Savvy Strategies To Care For Your Mental Health This Summer

May 17, 2019

Warmer weather, an influx of social events, and a more flexible work schedule may seem like the perfect recipe for a carefree summer. Yet, this expected summer joy isn’t an inherent truth for many people who experience mental health conditions like depression and anxiety. In fact, this expectation to enjoy summer can easily lead people to feel as if something is wrong with them if the sunnier hours don’t automatically make them happier.

Taking the steps to care for your mental health is just as important in the summer as it is in the colder months. If you’ve experienced the summer blues in the past, try out these strategies to put your mental health at the top of your priorities this summer.

Give yourself a new project or goal

The unstructured nature of summer can leave many feeling directionless, especially when they see others with extravagant summer plans. Give yourself something to focus on by starting a new project. This can be a home improvement project such as installing the new roof you’ve been meaning to get to for years. Not only will you feel a great sense of accomplishment once it’s finished, but a new asphalt shingle roof has a 62% return on investment. You’ll be simultaneously improving the current state of your home and your future finances.

Your summer goal could also be something more personally challenging. Try training for a race or joining a biking club this summer. It may be intimidating to step outside of your comfort zone at first, but accomplishing whatever you put your mind to can feel incredibly exhilarating. If you’re nervous to go out on a limb on your own, ask a friend to work towards the same goal with you.

Try to disconnect

Although it may not be an official ailment, FOMO can take a major toll on your mental health. Short for fear of missing out, most people experience FOMO as they’re scrolling through their social media feeds and seeing all of the seemingly wonderful activities their friends are doing. Even if you have plenty of fun events in your own calendar, constantly seeing what everyone else is doing encourages comparison and can make you feel like you’re doing something wrong. To get away from this endless stream, it’s important to disconnect.

Designate certain periods of the day in which you don’t check your Instagram, Facebook, or Twitter. Take this time to do whatever makes you happy, whether that’s walking your dog, getting lunch with your mom, or reading a good book. Cracking open a book can be especially good for your mind, as people are typically more engaged with printed material over digital. While you can often skim digital text in about 15 seconds, you force your brain to slow down and process printed text. With this strategy, you can escape FOMO and give your mind something else to focus on.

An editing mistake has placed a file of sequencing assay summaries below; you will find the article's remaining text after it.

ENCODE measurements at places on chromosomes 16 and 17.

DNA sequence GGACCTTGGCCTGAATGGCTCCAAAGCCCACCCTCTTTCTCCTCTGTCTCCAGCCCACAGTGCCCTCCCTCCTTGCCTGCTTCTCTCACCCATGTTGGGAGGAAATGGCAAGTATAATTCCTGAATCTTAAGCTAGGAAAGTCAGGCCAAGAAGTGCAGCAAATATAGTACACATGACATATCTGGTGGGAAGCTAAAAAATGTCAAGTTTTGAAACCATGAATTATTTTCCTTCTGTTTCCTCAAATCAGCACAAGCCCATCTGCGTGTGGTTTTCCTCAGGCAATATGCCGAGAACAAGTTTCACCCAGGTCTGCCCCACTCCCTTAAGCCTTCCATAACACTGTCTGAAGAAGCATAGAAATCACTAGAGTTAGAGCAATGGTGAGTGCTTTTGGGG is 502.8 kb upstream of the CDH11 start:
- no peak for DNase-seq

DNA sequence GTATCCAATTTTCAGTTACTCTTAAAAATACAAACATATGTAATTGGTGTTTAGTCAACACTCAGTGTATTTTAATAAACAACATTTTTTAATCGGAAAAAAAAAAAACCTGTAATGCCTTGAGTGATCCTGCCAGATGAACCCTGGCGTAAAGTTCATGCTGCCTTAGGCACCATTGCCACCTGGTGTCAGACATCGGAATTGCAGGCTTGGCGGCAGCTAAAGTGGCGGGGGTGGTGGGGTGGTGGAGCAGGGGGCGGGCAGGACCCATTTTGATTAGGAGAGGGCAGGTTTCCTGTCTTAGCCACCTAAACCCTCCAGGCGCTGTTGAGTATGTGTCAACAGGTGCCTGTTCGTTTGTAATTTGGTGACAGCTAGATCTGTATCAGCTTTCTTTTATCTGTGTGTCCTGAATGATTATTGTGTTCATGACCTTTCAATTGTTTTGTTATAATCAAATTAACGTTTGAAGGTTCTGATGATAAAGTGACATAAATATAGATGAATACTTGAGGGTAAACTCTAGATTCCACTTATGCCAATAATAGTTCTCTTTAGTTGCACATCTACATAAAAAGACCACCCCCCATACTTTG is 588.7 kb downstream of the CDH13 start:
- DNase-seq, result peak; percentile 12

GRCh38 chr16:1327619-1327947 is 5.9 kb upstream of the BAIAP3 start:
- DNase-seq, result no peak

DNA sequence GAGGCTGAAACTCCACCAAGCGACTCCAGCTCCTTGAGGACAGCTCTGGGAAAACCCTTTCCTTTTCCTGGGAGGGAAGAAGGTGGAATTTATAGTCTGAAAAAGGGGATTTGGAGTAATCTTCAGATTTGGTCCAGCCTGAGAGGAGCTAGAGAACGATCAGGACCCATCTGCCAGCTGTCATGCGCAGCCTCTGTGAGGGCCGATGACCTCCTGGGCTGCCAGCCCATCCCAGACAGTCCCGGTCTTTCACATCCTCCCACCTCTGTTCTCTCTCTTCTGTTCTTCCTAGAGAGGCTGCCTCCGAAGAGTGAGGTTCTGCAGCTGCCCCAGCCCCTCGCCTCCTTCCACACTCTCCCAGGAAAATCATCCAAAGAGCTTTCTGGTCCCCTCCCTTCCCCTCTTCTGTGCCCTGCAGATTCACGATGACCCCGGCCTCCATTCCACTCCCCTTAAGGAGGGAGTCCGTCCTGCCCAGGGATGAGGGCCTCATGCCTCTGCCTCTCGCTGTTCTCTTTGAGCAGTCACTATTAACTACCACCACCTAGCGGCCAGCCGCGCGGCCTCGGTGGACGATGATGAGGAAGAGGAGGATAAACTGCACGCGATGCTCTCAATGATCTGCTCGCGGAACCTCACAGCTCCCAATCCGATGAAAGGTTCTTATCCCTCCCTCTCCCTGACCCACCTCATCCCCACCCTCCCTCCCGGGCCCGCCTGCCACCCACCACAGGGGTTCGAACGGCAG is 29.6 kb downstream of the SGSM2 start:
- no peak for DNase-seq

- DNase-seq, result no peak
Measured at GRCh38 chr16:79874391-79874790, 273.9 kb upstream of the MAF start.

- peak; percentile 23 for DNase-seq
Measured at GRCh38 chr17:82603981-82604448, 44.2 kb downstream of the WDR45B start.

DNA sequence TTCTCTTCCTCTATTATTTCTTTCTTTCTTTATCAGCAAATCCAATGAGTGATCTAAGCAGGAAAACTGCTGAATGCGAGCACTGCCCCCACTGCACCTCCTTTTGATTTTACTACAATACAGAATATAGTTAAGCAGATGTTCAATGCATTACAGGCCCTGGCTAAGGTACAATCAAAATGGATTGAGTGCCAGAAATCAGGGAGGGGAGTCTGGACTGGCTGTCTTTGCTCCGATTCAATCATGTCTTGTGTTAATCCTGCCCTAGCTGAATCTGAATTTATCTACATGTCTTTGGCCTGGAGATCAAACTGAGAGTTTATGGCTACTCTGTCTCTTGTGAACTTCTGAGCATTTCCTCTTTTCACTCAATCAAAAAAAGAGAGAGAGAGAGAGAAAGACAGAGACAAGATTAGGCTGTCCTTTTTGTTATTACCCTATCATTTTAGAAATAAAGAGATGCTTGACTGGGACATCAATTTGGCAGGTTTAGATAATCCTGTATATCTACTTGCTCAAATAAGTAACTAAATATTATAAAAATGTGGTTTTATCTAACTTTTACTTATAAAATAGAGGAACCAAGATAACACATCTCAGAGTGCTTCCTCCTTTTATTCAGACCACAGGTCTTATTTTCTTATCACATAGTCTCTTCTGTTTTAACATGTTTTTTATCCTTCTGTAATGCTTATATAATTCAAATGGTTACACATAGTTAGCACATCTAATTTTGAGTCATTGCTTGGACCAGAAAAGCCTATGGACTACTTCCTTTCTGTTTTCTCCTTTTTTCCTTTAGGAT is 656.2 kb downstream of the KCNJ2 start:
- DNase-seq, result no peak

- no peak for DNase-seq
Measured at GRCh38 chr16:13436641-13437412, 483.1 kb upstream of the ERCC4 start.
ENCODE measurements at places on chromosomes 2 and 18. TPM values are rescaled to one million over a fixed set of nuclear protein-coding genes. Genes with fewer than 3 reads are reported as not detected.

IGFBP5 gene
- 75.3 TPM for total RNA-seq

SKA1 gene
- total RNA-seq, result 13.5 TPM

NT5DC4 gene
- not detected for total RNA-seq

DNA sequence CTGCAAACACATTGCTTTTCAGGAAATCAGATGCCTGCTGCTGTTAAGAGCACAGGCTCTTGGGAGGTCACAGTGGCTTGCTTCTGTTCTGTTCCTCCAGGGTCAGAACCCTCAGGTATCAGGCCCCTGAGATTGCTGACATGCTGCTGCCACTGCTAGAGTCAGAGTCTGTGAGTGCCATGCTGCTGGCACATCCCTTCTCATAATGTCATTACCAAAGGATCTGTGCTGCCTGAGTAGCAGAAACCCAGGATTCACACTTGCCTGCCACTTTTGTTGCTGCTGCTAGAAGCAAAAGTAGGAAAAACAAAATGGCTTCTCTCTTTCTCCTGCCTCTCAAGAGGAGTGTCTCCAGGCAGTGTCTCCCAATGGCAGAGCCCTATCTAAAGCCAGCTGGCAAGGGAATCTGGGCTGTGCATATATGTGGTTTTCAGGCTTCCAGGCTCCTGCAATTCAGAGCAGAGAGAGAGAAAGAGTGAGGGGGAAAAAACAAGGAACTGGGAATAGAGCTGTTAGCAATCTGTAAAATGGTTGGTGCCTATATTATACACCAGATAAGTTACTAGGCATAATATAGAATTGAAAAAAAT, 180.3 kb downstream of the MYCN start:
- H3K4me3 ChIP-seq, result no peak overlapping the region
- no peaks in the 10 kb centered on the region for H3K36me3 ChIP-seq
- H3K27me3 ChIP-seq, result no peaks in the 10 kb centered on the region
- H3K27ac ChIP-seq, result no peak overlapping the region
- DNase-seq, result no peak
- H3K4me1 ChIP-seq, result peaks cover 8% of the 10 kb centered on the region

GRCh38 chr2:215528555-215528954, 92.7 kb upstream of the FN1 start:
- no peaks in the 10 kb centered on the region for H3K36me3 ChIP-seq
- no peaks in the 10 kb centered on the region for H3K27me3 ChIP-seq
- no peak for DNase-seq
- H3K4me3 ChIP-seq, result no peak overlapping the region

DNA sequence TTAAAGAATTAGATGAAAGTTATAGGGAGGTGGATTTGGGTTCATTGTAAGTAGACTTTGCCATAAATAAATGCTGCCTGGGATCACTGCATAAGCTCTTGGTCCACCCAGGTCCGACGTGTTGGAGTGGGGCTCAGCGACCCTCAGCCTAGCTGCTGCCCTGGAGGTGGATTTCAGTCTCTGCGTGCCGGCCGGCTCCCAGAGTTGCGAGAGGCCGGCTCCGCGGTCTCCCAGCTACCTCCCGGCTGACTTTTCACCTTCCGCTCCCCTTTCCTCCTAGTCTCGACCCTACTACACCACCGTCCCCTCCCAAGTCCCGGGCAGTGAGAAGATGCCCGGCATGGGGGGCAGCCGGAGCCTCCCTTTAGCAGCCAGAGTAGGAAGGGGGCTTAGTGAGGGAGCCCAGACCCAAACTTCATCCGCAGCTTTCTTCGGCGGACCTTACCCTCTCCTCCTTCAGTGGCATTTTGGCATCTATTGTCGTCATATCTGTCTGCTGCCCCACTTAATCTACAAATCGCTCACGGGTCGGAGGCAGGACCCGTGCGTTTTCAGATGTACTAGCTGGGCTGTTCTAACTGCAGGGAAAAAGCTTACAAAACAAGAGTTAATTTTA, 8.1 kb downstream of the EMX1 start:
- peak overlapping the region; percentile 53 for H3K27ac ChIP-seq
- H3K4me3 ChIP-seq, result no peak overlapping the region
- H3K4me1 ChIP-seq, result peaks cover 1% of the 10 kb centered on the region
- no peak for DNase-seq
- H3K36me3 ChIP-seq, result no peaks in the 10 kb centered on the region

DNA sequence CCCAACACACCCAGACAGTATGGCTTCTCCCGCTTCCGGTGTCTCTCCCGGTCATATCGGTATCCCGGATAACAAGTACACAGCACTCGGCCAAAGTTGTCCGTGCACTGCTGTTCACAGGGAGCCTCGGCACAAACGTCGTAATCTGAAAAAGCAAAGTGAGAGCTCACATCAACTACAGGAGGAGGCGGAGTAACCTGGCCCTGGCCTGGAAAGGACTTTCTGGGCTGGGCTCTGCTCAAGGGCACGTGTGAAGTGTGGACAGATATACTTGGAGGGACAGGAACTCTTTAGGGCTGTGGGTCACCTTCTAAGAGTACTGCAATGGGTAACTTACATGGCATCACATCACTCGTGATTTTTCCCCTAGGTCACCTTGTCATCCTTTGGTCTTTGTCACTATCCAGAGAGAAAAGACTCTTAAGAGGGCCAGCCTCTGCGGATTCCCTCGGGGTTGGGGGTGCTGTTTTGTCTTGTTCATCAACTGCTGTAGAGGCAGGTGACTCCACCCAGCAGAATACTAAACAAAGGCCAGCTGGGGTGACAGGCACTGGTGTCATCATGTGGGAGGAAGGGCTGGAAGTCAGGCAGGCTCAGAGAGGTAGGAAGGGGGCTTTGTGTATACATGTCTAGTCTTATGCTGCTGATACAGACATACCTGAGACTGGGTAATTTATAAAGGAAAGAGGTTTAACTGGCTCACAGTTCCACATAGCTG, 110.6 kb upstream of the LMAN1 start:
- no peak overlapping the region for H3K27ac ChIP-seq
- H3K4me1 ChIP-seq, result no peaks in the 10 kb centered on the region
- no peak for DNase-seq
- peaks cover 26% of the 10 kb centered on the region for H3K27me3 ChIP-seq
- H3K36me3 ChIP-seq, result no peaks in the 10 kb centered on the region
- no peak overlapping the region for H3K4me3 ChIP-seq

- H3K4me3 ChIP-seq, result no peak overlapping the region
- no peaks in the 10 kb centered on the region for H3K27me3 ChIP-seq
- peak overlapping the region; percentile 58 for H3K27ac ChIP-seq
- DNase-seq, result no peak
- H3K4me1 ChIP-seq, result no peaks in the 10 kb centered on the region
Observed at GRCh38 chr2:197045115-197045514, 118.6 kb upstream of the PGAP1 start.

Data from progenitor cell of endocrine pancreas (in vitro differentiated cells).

Find your method of meditation

Anxious minds tend to have thoughts running through them at all times. A common solution to calm these thoughts is practicing meditation. This can come in a different form for everyone. Some people love classic meditation. Others find a massage or acupuncture session, which usually takes between 45 and 60 minutes, more helpful. Physical activities like jogging or swimming can also be effective in clearing your mind.

A majority of these methods will benefit you physically as well as mentally. Choosing exercise will obviously give your body a workout, but even acupuncture has been effective in treating physical aches and pains. If you’re one of the millions of Americans who spends all day hunched over your desk at work, then back pain may be a constant source of stress. Pursuing a treatment like acupuncture can relax your mind and relieve your pain, which will, in turn, improve your mental state even more.

Plan a getaway

Having a vacation to look forward to can do wonders for your mental health. The act of planning it can even be so effective as to boost your overall happiness for up to eight weeks. And when you’re in that different environment or embarking on new adventures, your brain is more likely to give you a healthy dose of dopamine.

It’s also the perfect strategy to leave your daily stresses behind, even if your getaway is more of a staycation. Whether you jet off to a scenic beach or take a drive to the next town over, you won’t regret using your vacation time for something that makes you happy. With the average American commuter spending 42 hours in traffic every year, you’ve certainly earned the vacation time and the relaxation that comes with it.

The discussions of summer health tend to revolve around your physical wellbeing, but it’s important to remember your mental health too. Give these tips a try this year and you just may find yourself enjoying the summer months as much as you’ve always wanted to.



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